By: Susan Munroe

So, you’ve booked your Holiday river or bike trip, bought the plane tickets, and reserved the rental car: hooray! You’re off to a great start. If you have an extra day or two before or after your trip, you’re probably wondering how to make the most of them. We’ve assembled a list of some of the best activities and attractions within the town of Green River, Utah, and a two-hour driving radius beyond. Some of these make great half-day trips or are easy places to stop and stretch your legs on your way to or from Green River. Others require more time or at least more planning. We’ve highlighted hiking and mountain biking options, scenic drives, state and national parks, wilderness areas, and even a waterskiing park. Check out our suggestions, and go deeper into all that eastern Utah and western Colorado have to offer.

John Wesley Powell

John Wesley Powell Photo Credit: Smithsonian Institution

Right in town:

Prepare for your river trip by brushing up on river history at the John Wesley Powell River History Museum, right next to Holiday’s headquarters. There are excellent displays on natural and regional history, dinosaur bones, a historic boat collection, and the River Runner’s Hall of Fame, which includes Holiday’s founder, Dee Holladay. The gift shop also has an excellent selection of regional books and maps to enrich and guide the rest of your time in the area.

The Green River State Park includes a 9-hole golf course (and an 18-hole disc golf course!) along the banks of the river. There’s also a campground, with power hookups and flush toilets, and a boat ramp that’s a starting point for Labyrinth Canyon trips.

On the outskirts: 

Get your base tan started with an afternoon at Swasey’s Beach, 10 miles north of town. Situated at the end of Gray Canyon, Swasey’s is a beautiful, white, half-moon beach on the Green River. The Bureau of Land Management (BLM) maintains a campground with fire rings and pit toilets there. The beach gets a ton of visitors, so please do your part to keep it clean and be considerate of other users.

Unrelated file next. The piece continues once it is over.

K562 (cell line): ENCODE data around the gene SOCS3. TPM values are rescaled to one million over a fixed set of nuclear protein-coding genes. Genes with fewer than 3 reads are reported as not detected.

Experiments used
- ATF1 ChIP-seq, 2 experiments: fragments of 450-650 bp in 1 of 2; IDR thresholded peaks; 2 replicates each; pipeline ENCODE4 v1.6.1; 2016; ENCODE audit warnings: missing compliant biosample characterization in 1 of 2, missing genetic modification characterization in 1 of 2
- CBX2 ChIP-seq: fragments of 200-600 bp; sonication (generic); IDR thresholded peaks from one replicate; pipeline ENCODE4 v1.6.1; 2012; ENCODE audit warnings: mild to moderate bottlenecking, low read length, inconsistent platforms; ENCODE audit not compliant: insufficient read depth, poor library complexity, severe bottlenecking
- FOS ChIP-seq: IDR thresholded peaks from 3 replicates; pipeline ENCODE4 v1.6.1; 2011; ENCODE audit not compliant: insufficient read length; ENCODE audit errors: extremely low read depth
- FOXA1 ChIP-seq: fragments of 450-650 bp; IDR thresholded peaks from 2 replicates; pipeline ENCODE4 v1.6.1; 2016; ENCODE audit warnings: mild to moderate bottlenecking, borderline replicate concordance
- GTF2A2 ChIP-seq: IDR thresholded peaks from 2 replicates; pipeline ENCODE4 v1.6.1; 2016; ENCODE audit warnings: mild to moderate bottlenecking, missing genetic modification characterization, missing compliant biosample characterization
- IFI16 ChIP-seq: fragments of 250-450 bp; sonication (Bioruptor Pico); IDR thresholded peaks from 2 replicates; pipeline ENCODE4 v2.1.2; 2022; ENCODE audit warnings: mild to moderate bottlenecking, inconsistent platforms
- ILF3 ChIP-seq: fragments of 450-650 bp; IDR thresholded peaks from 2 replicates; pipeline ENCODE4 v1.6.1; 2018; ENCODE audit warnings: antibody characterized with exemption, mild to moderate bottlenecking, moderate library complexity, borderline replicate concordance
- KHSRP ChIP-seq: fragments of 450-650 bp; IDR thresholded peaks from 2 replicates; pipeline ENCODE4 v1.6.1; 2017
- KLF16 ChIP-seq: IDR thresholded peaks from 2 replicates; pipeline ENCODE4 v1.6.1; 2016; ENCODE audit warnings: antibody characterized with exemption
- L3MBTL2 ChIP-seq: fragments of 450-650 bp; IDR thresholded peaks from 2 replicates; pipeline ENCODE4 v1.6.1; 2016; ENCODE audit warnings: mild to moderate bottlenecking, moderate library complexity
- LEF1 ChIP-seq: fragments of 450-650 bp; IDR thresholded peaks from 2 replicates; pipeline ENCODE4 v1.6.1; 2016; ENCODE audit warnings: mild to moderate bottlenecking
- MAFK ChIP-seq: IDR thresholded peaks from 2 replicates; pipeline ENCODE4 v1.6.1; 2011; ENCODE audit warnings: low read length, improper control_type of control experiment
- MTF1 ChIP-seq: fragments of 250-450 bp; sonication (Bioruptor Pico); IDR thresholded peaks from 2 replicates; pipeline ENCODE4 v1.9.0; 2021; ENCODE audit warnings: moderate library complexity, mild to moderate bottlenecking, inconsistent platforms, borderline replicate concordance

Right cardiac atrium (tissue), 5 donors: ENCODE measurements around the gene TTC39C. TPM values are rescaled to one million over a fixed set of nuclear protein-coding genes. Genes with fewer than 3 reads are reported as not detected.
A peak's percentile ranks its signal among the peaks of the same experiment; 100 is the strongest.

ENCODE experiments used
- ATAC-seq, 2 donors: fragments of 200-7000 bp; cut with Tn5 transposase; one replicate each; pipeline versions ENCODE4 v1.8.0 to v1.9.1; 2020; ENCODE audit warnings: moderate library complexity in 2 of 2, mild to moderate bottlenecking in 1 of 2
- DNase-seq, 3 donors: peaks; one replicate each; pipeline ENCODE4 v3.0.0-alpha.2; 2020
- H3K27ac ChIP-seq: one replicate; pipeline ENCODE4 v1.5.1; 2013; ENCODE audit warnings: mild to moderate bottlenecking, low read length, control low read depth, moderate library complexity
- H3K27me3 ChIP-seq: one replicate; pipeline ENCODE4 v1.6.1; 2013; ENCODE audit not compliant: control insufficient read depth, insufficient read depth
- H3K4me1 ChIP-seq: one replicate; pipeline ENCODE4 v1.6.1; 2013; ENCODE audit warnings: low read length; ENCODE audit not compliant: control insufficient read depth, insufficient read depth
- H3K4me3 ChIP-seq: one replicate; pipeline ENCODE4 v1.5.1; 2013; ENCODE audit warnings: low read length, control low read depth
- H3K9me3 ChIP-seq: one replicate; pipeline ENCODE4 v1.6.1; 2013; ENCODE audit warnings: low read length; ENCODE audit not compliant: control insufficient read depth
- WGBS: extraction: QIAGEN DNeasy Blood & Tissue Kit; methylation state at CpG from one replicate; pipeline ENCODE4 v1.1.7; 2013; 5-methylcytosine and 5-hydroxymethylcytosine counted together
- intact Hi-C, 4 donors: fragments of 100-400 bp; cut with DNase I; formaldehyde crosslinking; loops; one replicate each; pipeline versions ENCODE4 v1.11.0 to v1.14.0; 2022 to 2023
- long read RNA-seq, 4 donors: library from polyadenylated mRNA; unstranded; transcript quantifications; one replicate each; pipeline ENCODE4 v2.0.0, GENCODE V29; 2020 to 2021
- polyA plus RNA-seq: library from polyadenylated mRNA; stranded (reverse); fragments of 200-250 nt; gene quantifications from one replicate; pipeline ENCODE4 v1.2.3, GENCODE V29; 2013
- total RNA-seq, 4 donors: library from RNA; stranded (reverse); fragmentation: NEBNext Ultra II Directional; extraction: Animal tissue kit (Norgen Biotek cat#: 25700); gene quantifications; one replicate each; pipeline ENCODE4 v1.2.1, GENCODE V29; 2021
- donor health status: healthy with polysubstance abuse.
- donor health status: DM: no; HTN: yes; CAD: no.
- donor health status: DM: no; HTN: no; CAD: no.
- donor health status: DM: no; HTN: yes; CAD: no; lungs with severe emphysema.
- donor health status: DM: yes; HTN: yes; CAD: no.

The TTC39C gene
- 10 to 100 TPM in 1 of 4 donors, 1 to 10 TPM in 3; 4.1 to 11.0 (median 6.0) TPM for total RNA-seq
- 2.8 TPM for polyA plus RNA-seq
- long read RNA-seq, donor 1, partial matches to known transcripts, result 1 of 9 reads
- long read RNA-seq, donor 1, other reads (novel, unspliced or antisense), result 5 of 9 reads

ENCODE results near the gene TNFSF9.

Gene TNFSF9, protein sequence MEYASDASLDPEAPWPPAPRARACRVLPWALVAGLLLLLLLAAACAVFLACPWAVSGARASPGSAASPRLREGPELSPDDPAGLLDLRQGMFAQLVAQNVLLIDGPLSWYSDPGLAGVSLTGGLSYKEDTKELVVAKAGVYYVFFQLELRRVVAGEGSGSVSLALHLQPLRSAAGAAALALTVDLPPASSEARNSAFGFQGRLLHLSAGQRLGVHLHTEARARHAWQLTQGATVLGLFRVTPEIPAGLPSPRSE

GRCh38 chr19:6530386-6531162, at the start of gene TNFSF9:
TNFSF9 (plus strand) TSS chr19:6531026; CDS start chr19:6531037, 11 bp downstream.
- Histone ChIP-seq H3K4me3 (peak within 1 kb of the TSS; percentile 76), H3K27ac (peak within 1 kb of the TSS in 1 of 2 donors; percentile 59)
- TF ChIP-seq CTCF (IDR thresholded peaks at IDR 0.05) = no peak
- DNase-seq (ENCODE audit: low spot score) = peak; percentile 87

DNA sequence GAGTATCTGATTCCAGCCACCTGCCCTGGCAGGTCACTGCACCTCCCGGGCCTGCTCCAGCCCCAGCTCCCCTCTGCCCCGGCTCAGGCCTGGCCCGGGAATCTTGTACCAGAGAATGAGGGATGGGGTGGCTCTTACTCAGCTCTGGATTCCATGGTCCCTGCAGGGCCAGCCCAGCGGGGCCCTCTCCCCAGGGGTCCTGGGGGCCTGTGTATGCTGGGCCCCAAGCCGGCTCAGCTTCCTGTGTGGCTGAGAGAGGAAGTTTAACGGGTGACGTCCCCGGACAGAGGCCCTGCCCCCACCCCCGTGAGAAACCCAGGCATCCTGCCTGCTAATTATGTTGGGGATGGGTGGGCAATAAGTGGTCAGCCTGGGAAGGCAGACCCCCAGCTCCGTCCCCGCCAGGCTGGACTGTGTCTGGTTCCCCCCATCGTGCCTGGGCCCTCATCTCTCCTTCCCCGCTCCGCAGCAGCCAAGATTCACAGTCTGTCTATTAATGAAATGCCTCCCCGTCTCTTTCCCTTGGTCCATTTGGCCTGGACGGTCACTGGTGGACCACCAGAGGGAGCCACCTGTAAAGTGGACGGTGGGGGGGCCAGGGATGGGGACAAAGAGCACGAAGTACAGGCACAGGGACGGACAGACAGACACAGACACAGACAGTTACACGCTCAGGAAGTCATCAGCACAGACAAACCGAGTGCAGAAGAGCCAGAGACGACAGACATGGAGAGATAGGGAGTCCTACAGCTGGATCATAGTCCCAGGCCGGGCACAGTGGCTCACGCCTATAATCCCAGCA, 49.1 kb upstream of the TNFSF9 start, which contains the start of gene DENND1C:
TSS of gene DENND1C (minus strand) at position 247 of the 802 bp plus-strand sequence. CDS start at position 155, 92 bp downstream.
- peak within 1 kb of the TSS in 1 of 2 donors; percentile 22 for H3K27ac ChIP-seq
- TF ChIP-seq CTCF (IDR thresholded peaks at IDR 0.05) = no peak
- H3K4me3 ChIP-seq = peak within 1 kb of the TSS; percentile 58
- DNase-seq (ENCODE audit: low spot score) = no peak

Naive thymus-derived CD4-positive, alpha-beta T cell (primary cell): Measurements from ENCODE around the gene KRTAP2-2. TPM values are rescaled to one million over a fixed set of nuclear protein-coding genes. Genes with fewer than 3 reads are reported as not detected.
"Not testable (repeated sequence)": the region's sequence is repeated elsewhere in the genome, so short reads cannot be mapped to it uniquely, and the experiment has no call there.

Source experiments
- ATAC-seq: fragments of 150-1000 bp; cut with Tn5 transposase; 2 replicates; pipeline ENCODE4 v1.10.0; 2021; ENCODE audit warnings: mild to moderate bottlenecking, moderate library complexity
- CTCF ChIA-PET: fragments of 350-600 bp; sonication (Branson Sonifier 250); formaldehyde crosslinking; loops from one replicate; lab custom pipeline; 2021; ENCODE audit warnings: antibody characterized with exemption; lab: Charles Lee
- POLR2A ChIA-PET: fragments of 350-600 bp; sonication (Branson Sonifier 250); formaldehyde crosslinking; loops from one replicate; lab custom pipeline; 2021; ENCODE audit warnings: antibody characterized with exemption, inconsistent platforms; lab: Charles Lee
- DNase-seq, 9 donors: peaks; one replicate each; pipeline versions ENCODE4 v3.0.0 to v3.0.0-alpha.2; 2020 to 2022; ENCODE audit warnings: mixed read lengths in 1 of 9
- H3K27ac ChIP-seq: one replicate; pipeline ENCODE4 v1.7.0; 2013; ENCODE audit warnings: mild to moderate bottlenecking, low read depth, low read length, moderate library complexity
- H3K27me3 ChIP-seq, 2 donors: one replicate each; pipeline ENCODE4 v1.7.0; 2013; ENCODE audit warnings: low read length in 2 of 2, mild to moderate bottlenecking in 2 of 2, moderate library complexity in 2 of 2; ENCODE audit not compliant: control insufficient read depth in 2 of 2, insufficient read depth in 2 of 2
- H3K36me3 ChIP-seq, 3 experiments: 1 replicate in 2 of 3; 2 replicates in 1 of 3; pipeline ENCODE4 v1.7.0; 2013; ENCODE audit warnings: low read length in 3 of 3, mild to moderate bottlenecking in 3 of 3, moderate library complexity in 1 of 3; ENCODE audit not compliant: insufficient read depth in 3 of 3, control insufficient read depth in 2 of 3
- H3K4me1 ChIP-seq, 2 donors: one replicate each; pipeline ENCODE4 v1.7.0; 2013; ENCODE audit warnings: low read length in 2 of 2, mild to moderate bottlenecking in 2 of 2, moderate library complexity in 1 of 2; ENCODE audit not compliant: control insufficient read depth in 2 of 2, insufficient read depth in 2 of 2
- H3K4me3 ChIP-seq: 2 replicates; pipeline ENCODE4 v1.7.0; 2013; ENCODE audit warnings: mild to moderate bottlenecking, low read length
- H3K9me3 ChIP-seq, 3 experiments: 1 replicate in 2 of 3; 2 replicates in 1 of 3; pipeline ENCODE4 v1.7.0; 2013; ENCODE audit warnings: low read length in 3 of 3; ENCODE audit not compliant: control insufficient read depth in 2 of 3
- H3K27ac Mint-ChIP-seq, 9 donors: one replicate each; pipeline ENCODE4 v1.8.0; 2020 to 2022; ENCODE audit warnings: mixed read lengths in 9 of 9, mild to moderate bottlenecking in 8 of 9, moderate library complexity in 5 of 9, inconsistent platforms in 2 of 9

Test yourself on the 6-mile Athena Trail, Green River, Utah’s first dedicated single-track trail for mountain bikes. It’s a fun, technical loop through purple and gray shale badlands and slick rock, just south of I-70, with plenty of challenging, rocky obstacles.

If you’re looking for an easier bike ride (or short drive), head out to Crystal Geyser, south of town and right on the eastern edge of the Green River. The geyser is a cold-water feature, created when drilling for a test oil well encountered a pocket of carbon dioxide trapped under the earth. The eruptions are infrequent, but the bright orange mineral deposits around the geyser are striking in the otherwise gray-brown landscape.

Where to eat in Green River, Utah

The classic: Ray’s Tavern
Burgers and beer, steak and salad, and walls of river running memorabilia (see if you can spot framed pictures of Holiday’s own Tim Gaylord and Tyler Jameson!).
The up and comer: Tacos La Pasadita Parked under the awning of a defunct gas station, Green River’s first food truck serves breakfast burritos, lunch tacos, and dinner quesadillas, plus horchata and the occasional tamale special.
The salad bar: The Tamarisk
With windows overlooking the Green River, The Tamarisk serves up a variety of hearty plates, from burgers to enchiladas, pork chops to Navajo fry bread. The soup and salad bar is a sure winner, and if you’re looking for a breakfast treat, bring a friend and split one of their famous oversized cinnamon rolls.